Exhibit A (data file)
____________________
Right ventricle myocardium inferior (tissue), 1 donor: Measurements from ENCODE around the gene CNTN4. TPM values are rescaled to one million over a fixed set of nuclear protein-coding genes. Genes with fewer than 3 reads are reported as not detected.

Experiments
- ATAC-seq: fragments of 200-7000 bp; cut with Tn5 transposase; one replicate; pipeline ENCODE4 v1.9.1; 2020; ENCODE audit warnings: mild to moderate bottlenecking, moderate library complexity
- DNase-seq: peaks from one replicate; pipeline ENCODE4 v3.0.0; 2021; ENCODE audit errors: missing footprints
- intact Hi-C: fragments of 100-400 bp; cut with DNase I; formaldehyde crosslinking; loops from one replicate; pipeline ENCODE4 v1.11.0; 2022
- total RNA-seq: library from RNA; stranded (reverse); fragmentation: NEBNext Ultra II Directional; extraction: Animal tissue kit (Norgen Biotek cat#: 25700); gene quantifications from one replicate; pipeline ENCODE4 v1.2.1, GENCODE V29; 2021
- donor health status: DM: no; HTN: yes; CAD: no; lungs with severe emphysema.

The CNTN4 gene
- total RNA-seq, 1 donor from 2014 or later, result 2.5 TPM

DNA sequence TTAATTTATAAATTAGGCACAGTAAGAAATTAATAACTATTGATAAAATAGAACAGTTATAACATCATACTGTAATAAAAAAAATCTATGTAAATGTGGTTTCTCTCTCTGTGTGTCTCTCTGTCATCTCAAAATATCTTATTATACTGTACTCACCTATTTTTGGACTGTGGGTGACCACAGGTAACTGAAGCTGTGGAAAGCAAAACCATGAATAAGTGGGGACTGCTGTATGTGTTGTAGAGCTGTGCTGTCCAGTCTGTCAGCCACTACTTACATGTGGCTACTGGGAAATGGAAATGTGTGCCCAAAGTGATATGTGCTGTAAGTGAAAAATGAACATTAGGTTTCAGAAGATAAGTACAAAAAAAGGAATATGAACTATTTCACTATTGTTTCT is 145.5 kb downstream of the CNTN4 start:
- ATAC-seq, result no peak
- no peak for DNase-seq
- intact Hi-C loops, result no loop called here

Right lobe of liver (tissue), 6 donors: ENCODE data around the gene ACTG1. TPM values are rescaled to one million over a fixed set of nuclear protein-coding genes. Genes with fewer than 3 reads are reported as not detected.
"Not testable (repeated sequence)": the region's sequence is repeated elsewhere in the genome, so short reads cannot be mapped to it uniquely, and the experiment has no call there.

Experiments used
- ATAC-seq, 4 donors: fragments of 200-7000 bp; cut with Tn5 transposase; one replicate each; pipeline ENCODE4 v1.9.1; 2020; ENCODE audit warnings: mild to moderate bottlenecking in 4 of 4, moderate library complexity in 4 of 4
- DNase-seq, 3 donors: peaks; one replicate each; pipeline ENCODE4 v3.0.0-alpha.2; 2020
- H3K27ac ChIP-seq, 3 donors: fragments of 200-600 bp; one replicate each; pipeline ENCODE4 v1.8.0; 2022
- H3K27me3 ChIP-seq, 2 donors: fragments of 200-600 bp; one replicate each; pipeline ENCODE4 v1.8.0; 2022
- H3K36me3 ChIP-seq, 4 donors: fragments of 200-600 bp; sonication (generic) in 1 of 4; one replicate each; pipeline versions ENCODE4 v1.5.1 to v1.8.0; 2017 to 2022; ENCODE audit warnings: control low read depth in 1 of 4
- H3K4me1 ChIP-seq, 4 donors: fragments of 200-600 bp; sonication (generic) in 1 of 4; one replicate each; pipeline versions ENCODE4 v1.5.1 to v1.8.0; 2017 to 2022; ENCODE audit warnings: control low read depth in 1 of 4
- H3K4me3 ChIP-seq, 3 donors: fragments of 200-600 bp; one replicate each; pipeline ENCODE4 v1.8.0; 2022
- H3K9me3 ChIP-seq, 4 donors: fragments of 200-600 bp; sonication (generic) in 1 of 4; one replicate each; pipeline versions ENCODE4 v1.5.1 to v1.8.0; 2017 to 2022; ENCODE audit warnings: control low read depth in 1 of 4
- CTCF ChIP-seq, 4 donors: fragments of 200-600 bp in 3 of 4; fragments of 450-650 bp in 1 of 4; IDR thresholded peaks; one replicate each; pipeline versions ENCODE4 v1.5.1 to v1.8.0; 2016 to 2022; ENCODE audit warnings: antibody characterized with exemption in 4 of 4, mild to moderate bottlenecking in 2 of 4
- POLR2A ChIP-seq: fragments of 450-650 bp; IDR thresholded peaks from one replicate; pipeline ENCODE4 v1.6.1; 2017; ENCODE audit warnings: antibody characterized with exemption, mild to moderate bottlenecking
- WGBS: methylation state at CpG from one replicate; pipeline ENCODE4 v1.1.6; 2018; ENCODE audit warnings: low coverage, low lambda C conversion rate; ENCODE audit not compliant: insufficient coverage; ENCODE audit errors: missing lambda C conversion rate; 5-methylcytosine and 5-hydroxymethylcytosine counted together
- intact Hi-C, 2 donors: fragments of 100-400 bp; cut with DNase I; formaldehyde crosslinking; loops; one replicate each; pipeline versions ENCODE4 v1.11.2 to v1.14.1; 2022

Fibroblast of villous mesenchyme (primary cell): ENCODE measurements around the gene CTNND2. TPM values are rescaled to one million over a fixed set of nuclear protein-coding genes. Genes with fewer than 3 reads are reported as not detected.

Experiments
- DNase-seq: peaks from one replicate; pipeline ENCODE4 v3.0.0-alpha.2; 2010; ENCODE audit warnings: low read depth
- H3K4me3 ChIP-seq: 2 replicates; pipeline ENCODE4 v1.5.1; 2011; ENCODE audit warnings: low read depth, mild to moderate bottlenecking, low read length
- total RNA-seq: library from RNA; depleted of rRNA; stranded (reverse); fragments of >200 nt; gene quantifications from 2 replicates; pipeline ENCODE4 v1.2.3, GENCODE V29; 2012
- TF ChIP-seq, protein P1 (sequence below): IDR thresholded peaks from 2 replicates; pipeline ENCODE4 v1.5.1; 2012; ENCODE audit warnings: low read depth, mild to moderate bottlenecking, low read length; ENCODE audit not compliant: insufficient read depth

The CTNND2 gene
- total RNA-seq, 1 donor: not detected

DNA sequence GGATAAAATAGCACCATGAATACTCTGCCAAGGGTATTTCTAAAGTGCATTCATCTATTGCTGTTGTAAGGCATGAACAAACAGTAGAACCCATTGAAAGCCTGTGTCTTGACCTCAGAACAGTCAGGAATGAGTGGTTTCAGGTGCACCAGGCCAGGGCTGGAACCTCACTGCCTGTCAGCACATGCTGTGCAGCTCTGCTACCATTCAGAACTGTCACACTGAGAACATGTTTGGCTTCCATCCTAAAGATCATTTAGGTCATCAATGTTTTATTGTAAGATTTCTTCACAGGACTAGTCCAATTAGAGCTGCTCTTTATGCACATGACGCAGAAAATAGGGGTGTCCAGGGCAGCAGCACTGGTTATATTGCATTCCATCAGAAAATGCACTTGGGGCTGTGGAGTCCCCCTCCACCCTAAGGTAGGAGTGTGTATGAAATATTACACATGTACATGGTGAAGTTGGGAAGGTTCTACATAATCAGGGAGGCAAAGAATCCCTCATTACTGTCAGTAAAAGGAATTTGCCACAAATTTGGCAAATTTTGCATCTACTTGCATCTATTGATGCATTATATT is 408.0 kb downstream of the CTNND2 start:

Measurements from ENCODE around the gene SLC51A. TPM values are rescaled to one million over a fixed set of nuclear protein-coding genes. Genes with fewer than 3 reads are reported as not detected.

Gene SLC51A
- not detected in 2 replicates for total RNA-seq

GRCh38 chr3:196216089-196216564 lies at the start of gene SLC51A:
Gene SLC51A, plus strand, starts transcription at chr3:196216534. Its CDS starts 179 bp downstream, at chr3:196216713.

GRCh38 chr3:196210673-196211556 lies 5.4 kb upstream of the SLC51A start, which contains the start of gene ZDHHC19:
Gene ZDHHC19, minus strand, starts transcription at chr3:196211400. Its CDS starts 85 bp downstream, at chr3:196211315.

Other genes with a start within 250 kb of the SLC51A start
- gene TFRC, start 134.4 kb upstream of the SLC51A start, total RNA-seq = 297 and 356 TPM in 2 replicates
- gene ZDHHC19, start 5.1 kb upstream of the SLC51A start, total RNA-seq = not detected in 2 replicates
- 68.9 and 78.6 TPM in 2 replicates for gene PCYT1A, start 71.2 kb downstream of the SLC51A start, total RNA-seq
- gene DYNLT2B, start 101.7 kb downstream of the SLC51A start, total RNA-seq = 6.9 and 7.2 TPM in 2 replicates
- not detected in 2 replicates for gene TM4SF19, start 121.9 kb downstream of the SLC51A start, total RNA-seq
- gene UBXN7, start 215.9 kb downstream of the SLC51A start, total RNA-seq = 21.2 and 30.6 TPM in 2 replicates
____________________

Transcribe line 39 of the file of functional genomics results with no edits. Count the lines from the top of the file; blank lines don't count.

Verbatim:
Gene SLC51A